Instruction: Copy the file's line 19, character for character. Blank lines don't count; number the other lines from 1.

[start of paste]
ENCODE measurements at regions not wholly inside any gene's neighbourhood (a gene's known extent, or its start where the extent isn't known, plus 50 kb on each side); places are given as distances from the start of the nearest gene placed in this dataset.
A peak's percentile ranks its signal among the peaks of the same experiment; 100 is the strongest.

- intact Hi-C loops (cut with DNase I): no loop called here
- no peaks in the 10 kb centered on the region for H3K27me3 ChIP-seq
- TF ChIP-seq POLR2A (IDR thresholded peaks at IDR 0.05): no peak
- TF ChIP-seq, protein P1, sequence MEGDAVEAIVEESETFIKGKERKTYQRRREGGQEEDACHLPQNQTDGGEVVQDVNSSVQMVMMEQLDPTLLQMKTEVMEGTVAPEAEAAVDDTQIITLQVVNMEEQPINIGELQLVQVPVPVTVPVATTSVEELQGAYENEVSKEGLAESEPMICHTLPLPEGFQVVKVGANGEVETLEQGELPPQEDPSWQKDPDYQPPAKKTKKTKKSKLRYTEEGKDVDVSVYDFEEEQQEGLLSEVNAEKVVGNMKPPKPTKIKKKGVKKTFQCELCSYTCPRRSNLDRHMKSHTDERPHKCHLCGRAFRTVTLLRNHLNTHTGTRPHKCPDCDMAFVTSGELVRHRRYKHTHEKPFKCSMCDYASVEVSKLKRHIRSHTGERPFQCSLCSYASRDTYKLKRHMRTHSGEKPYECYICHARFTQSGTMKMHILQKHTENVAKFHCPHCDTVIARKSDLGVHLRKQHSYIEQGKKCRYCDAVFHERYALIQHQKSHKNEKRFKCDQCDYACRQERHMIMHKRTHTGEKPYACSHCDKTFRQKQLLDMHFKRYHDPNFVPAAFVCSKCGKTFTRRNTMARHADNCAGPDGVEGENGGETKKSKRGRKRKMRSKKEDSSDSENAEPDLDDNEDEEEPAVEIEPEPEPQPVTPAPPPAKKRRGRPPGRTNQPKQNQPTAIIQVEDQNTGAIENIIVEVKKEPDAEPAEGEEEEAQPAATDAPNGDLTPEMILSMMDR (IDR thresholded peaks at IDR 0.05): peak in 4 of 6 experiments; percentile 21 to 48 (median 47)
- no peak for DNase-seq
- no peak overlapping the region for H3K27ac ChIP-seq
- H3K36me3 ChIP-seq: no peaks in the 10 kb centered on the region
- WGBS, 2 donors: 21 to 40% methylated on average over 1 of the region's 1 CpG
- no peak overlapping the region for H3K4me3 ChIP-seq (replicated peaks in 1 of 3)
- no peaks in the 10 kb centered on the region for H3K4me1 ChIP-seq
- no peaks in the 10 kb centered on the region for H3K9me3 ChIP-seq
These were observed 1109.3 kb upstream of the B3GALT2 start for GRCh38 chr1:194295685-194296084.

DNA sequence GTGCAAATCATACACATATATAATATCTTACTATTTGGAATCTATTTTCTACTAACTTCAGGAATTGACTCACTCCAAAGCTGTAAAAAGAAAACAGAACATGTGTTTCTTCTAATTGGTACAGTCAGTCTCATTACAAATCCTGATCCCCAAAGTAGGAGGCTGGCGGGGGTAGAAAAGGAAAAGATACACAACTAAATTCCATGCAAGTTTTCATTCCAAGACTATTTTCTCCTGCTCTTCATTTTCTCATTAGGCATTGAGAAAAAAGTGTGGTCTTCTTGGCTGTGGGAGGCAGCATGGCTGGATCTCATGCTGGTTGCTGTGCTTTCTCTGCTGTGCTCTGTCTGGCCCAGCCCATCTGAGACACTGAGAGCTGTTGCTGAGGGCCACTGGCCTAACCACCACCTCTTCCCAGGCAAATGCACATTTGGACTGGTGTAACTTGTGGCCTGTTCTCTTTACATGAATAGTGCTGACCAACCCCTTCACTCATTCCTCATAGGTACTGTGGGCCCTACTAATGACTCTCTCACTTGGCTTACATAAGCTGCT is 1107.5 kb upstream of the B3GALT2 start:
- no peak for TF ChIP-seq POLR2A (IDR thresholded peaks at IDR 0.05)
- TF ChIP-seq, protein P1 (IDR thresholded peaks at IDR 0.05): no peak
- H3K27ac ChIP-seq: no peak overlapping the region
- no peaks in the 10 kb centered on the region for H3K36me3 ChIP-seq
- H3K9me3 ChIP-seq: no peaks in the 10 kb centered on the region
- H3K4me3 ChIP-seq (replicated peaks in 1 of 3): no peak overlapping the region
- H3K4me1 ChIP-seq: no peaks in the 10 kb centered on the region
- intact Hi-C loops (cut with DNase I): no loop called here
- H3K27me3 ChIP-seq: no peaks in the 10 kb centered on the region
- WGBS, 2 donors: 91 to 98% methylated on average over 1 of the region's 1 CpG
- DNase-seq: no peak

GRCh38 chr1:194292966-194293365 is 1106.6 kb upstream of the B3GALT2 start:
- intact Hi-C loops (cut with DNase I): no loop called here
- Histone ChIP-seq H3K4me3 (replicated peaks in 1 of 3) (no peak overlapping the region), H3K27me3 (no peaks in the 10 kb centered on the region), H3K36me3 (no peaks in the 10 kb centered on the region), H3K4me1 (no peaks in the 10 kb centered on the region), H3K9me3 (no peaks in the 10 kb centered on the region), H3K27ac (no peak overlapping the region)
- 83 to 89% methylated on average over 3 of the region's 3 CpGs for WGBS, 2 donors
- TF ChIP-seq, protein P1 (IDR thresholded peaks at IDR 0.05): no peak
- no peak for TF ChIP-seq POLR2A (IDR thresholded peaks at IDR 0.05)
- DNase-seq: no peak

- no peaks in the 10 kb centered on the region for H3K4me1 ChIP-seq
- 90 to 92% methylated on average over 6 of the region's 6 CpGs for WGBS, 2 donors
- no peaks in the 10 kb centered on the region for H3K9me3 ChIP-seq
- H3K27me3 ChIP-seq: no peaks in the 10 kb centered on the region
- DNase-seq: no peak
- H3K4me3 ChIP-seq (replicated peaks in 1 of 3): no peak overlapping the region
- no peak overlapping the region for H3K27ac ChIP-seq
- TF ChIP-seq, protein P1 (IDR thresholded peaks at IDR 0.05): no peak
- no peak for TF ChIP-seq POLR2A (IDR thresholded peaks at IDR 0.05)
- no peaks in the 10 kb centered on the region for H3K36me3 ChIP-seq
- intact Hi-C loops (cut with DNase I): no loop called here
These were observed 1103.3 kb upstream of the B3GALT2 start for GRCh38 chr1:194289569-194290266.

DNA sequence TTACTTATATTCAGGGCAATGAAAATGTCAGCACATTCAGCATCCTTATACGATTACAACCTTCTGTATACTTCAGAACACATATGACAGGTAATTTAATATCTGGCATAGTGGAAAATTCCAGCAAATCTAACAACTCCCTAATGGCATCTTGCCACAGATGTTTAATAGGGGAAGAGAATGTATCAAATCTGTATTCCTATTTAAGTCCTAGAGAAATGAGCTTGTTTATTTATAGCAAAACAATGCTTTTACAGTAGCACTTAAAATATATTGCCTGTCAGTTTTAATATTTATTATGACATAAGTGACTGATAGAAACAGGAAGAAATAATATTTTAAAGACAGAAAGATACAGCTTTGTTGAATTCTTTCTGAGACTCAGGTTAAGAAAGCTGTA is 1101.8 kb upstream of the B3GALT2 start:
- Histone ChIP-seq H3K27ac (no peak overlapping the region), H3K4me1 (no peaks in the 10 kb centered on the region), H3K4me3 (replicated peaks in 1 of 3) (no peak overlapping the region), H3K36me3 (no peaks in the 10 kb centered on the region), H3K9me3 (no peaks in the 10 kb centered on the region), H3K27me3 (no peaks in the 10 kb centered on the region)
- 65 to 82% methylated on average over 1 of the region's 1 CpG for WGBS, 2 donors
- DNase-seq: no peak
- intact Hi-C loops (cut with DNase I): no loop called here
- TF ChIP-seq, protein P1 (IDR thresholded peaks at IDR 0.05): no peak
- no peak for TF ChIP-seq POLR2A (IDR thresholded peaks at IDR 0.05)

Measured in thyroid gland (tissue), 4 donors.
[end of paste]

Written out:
- no peaks in the 10 kb centered on the region for H3K36me3 ChIP-seq